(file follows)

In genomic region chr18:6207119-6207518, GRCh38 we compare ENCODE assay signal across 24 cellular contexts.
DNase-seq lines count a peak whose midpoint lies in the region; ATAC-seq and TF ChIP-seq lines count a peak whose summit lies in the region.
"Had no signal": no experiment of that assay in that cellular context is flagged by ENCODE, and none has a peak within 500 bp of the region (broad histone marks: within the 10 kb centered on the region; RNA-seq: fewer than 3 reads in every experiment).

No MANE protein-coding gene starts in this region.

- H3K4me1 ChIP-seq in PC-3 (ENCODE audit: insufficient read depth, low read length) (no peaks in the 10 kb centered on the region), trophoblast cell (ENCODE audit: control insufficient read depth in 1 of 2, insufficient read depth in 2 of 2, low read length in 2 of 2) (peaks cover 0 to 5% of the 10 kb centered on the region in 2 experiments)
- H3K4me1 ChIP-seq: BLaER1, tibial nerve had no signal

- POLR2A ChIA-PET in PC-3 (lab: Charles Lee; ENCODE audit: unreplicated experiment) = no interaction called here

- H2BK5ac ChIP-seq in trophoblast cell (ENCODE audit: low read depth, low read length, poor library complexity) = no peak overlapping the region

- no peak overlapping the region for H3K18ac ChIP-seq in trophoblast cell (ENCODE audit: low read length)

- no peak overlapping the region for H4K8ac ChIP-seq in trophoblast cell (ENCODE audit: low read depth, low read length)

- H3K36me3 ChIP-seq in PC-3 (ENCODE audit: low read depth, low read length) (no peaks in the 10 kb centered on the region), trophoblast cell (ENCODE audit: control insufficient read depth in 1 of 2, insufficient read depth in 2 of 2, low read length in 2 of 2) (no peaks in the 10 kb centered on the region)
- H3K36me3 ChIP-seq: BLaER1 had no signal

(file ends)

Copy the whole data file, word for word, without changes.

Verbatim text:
In genomic region chr18:6207119-6207518, GRCh38 we compare ENCODE assay signal across 24 cellular contexts.
DNase-seq lines count a peak whose midpoint lies in the region; ATAC-seq and TF ChIP-seq lines count a peak whose summit lies in the region.
"Had no signal": no experiment of that assay in that cellular context is flagged by ENCODE, and none has a peak within 500 bp of the region (broad histone marks: within the 10 kb centered on the region; RNA-seq: fewer than 3 reads in every experiment).

No MANE protein-coding gene starts in this region.

- H3K4me1 ChIP-seq in PC-3 (ENCODE audit: insufficient read depth, low read length) (no peaks in the 10 kb centered on the region), trophoblast cell (ENCODE audit: control insufficient read depth in 1 of 2, insufficient read depth in 2 of 2, low read length in 2 of 2) (peaks cover 0 to 5% of the 10 kb centered on the region in 2 experiments)
- H3K4me1 ChIP-seq: BLaER1, tibial nerve had no signal

- POLR2A ChIA-PET in PC-3 (lab: Charles Lee; ENCODE audit: unreplicated experiment) = no interaction called here

- H2BK5ac ChIP-seq in trophoblast cell (ENCODE audit: low read depth, low read length, poor library complexity) = no peak overlapping the region

- no peak overlapping the region for H3K18ac ChIP-seq in trophoblast cell (ENCODE audit: low read length)

- no peak overlapping the region for H4K8ac ChIP-seq in trophoblast cell (ENCODE audit: low read depth, low read length)

- H3K36me3 ChIP-seq in PC-3 (ENCODE audit: low read depth, low read length) (no peaks in the 10 kb centered on the region), trophoblast cell (ENCODE audit: control insufficient read depth in 1 of 2, insufficient read depth in 2 of 2, low read length in 2 of 2) (no peaks in the 10 kb centered on the region)
- H3K36me3 ChIP-seq: BLaER1 had no signal